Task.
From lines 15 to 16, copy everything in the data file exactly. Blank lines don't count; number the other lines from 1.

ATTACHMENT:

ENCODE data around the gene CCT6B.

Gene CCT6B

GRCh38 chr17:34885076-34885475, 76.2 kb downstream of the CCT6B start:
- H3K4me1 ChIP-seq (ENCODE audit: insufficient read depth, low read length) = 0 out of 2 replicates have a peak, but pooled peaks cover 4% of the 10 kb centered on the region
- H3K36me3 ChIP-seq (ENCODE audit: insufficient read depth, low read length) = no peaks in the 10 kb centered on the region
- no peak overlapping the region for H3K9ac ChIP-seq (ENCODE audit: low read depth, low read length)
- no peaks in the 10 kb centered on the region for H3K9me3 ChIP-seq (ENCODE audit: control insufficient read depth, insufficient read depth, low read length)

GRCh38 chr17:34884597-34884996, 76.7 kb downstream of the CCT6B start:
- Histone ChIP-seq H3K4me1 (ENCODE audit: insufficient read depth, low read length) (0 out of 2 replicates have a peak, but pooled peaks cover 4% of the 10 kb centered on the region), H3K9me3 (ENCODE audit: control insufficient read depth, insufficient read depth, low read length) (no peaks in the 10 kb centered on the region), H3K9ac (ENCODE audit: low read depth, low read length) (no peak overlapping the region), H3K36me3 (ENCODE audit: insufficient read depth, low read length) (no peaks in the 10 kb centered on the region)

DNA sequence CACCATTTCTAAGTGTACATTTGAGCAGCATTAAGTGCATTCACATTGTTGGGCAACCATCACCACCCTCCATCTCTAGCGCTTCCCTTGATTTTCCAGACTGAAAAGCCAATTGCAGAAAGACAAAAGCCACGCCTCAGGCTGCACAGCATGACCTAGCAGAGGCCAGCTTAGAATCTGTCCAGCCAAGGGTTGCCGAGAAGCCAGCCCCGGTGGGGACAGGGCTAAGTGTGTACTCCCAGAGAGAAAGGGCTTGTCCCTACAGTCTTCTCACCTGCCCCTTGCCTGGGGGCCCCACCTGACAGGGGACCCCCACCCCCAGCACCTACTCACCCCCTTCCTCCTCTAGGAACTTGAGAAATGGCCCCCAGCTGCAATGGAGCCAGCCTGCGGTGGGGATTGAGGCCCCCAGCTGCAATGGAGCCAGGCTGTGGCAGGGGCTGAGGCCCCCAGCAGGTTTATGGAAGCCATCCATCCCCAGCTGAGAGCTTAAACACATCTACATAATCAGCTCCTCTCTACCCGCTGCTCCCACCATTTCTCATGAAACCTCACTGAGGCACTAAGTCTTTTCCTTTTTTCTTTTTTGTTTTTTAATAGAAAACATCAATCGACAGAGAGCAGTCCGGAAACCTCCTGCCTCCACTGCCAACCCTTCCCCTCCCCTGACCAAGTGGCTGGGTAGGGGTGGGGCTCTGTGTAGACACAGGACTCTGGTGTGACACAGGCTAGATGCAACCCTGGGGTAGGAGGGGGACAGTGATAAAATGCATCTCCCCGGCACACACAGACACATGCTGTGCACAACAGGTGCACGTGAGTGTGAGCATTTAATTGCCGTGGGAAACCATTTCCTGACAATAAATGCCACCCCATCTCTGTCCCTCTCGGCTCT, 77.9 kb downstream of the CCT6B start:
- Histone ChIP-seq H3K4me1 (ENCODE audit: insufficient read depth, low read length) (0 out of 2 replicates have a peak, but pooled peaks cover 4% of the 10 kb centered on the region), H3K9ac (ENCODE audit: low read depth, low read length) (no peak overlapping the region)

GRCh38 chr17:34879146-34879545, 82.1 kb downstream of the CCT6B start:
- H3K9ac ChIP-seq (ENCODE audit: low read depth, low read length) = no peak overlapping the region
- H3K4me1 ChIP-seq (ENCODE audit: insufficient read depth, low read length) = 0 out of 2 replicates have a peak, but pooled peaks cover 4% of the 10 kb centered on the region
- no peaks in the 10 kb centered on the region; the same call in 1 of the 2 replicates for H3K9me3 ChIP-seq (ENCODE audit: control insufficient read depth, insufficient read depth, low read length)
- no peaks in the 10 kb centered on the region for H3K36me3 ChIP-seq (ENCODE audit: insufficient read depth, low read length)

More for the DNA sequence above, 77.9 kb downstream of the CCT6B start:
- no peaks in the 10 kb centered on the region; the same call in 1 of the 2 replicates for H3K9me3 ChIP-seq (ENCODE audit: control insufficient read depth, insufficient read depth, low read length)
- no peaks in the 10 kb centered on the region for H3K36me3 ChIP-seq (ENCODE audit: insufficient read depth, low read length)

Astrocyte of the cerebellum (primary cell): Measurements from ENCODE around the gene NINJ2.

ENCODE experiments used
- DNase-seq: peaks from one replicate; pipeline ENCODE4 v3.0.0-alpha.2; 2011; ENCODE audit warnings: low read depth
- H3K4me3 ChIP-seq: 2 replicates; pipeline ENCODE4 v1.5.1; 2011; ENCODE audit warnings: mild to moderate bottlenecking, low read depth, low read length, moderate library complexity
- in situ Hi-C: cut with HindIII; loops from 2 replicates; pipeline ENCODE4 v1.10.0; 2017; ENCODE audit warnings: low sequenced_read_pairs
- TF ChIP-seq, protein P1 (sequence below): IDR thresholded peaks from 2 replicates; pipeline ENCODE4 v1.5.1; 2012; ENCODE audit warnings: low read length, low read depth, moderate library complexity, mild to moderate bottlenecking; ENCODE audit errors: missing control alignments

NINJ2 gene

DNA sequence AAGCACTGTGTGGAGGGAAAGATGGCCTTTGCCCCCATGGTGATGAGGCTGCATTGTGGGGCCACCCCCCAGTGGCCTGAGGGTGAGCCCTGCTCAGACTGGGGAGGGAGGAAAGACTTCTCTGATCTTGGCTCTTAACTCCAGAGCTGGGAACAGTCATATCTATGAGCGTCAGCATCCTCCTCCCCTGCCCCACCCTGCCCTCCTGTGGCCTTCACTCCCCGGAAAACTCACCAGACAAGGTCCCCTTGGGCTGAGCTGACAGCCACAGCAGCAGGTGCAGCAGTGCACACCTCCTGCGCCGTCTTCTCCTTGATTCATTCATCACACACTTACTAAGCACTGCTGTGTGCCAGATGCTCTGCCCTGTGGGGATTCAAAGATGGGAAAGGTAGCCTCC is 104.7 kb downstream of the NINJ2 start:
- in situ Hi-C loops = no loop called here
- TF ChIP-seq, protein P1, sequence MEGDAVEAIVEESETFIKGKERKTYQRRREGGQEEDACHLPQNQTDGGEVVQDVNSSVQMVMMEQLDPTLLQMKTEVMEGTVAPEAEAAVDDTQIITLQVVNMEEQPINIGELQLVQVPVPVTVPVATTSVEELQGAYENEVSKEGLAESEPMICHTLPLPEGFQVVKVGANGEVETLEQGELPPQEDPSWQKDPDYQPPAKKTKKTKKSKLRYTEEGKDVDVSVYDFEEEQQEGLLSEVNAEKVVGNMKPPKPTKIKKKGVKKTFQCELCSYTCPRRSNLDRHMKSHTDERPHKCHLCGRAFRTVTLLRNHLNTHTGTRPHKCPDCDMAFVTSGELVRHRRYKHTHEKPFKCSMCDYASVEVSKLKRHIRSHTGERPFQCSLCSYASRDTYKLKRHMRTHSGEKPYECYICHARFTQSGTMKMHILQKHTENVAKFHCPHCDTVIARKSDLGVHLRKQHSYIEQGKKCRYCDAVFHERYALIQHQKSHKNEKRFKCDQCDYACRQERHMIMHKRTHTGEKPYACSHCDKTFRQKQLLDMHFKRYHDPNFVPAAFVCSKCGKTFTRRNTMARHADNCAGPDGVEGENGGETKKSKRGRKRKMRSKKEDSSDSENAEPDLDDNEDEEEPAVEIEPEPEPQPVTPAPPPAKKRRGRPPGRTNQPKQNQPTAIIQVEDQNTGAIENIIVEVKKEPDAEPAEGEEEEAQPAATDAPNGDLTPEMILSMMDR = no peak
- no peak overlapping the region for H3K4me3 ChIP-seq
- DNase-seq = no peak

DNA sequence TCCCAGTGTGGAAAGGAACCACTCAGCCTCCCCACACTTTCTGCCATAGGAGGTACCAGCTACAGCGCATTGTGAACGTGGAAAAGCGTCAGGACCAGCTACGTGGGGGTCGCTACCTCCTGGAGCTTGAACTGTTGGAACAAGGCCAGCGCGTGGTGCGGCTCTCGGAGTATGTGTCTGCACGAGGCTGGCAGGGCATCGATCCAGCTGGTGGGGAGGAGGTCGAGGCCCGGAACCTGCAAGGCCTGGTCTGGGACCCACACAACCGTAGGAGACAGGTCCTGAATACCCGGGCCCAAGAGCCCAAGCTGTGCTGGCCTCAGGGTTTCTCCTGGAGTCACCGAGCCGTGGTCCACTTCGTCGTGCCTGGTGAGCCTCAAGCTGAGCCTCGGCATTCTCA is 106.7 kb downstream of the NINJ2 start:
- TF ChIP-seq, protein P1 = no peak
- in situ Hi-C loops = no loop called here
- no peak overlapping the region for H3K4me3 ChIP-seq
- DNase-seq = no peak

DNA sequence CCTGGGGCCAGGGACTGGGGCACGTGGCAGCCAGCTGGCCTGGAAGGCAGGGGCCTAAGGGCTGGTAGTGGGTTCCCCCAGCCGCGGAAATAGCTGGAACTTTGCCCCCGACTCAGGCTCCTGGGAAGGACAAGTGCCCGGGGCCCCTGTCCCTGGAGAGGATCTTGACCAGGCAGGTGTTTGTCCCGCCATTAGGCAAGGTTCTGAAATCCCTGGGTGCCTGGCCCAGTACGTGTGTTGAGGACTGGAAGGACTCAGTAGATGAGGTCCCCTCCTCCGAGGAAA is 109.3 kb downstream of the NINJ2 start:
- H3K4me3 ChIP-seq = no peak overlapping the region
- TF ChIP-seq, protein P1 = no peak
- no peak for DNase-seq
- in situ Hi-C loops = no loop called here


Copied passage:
- no peaks in the 10 kb centered on the region; the same call in 1 of the 2 replicates for H3K9me3 ChIP-seq (ENCODE audit: control insufficient read depth, insufficient read depth, low read length)
- no peaks in the 10 kb centered on the region for H3K36me3 ChIP-seq (ENCODE audit: insufficient read depth, low read length)